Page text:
I’ve been very much enjoying the series (when not raging about its hilariously awful treatment of women), and have been compiling my thoughts and reactions while working my way from episode to episode. I offer them to you now, because otherwise, I have no idea what to post about.


Let’s boldly go…to my random comments on a classic science fiction series full of bad props, hilarious overacting, and rampant sexism. ENGAGE!

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Fifty Shades of What the Hell Am I Reading (Part II)

I’m about three-fourths of the way done with Fifty Shades of This Is Easily the Worst Thing I’ve Ever Read, and in the interest of maintaining my sanity through the rest of it, I thought I would take a break to share my thoughts on it so far.

Thought #1: This book sucks.

Thought #2: I mean, really, really sucks. Like, spectacularly, ludicrously, bafflingly sucks.

Thought #3:  Sucks.


1. The Writing


“My heartbeat has picked up, and my medulla oblongata has neglected to fire any synapses to make me breathe.”


On a similar note, I feel that someone needs to inform Ms. E.L. James that normal human beings do not invoke each other’s names in every single sentence they speak to one another.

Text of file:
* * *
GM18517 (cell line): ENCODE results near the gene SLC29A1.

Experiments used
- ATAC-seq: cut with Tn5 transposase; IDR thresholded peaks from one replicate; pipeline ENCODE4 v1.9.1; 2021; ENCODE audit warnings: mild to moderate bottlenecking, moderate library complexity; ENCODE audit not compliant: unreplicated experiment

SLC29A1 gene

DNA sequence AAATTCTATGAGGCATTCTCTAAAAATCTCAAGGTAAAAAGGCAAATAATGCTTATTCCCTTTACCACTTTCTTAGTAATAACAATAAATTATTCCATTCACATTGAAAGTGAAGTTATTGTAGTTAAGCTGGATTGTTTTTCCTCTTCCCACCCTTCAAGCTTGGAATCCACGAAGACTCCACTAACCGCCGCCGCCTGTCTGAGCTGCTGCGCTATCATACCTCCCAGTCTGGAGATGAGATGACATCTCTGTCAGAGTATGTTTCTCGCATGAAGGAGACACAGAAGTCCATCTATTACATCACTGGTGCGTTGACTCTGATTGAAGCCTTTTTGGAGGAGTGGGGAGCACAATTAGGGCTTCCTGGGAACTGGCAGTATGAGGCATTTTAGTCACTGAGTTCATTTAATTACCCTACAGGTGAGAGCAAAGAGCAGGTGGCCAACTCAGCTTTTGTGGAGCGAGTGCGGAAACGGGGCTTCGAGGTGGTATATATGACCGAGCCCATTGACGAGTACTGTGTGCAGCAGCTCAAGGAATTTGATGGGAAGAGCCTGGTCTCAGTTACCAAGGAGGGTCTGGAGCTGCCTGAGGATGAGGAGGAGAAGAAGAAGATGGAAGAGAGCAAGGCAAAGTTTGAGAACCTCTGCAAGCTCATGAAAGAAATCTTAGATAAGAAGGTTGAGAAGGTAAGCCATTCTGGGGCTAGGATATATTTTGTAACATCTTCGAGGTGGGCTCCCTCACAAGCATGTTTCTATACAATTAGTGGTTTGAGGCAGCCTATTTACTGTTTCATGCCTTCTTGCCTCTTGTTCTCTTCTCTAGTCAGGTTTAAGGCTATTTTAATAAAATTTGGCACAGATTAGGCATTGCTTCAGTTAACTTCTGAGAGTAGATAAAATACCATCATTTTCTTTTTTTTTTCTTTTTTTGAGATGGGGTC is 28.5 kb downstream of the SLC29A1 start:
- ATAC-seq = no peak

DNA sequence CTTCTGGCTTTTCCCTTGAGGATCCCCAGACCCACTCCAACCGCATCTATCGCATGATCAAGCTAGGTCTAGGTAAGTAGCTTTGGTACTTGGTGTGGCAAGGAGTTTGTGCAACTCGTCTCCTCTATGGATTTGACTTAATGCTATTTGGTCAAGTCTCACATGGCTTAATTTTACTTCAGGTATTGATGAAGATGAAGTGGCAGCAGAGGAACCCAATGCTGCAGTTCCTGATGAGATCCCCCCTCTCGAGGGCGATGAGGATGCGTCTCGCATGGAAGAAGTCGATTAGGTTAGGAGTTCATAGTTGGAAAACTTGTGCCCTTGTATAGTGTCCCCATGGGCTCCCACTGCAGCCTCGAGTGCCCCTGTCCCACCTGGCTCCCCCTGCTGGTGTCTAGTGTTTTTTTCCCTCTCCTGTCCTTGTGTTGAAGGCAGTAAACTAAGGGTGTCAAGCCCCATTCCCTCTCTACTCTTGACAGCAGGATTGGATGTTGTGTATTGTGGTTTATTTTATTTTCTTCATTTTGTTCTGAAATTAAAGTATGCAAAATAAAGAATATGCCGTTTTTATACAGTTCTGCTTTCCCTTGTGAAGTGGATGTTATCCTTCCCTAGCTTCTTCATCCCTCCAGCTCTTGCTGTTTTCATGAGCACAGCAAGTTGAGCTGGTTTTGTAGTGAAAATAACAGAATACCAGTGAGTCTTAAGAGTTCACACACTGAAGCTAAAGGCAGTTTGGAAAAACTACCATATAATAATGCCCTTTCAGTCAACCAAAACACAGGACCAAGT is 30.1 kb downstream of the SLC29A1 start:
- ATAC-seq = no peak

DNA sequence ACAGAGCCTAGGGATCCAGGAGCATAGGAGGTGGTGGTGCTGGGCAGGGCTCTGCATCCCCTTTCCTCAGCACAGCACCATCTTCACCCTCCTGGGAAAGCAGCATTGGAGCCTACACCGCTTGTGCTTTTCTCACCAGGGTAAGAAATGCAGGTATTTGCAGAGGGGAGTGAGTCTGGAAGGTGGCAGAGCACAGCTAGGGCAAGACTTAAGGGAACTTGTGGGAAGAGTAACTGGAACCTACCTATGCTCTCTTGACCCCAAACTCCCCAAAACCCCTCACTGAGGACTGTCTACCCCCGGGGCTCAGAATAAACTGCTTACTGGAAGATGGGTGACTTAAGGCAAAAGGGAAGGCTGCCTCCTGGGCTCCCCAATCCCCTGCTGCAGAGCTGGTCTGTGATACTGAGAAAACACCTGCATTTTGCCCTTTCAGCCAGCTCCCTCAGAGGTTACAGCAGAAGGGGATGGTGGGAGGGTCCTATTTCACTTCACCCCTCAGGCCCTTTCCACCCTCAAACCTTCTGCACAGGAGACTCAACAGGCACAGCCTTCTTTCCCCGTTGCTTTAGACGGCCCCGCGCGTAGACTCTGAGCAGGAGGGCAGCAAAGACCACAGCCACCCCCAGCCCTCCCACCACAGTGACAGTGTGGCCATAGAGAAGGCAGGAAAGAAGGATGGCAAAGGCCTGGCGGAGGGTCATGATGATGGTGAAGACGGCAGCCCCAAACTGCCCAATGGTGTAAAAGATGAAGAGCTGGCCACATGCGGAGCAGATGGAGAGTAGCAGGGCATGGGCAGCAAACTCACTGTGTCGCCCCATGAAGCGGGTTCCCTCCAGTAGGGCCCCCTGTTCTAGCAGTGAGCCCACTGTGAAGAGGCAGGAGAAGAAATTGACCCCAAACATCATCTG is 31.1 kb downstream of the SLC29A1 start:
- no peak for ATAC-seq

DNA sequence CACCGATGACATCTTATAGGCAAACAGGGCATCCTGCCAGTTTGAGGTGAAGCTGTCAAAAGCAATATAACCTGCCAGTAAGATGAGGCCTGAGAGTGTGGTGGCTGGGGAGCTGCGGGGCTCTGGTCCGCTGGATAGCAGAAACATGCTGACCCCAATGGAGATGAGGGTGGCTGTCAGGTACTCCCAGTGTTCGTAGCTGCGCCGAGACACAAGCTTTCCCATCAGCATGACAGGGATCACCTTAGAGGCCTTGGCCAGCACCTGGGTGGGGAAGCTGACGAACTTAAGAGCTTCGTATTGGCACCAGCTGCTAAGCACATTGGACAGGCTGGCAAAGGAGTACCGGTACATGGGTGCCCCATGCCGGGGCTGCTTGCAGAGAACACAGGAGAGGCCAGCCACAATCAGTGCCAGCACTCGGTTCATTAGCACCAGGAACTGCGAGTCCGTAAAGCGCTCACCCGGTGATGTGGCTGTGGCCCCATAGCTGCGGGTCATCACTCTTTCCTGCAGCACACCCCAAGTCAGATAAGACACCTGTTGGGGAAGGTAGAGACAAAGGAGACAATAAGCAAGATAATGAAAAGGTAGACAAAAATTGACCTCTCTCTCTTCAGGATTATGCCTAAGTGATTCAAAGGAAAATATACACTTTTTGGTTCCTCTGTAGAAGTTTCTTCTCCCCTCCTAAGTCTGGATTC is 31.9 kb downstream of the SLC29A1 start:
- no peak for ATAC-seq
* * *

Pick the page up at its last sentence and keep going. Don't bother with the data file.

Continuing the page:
A dramatization:

“Christian, I would like to say something to you.”

“What is it, Anastasia?”

“Well, Christian, I’m just so clumsy and beautiful and have three different attractive men vying for my attention, Christian, but I really feel that you, Christian, are actually the one for me, Anastasia, which is my name, just as Christian is yours.”

“Oh, Anastasia, that is correct, for Christian is indeed my name, and also my eyes are gray, and my name is Grey, and isn’t that interesting?”

“Oh, yes, Christian, yes! Ever so interesting, Christian! And my last name is Steele, which is like steel, which is gray!”

“Zomg, Anastasia, that’s astounding!”



2. The relationship


I’ve heard many a case defending Christian Grey because tragic backstory + rich and handsome = do whatever you want to women and still be considered a masculine ideal. But it does have to be said, I feel, that this is one messed up dude, and anyone out there (male or female) who is raising him up as something to aspire to needs to wake up and smell the restraining order. (Though I imagine restraining orders wouldn’t have any particular smell, aside perhaps from the scent of the paper they’re printed on, or possibly the ink. But you get the idea.)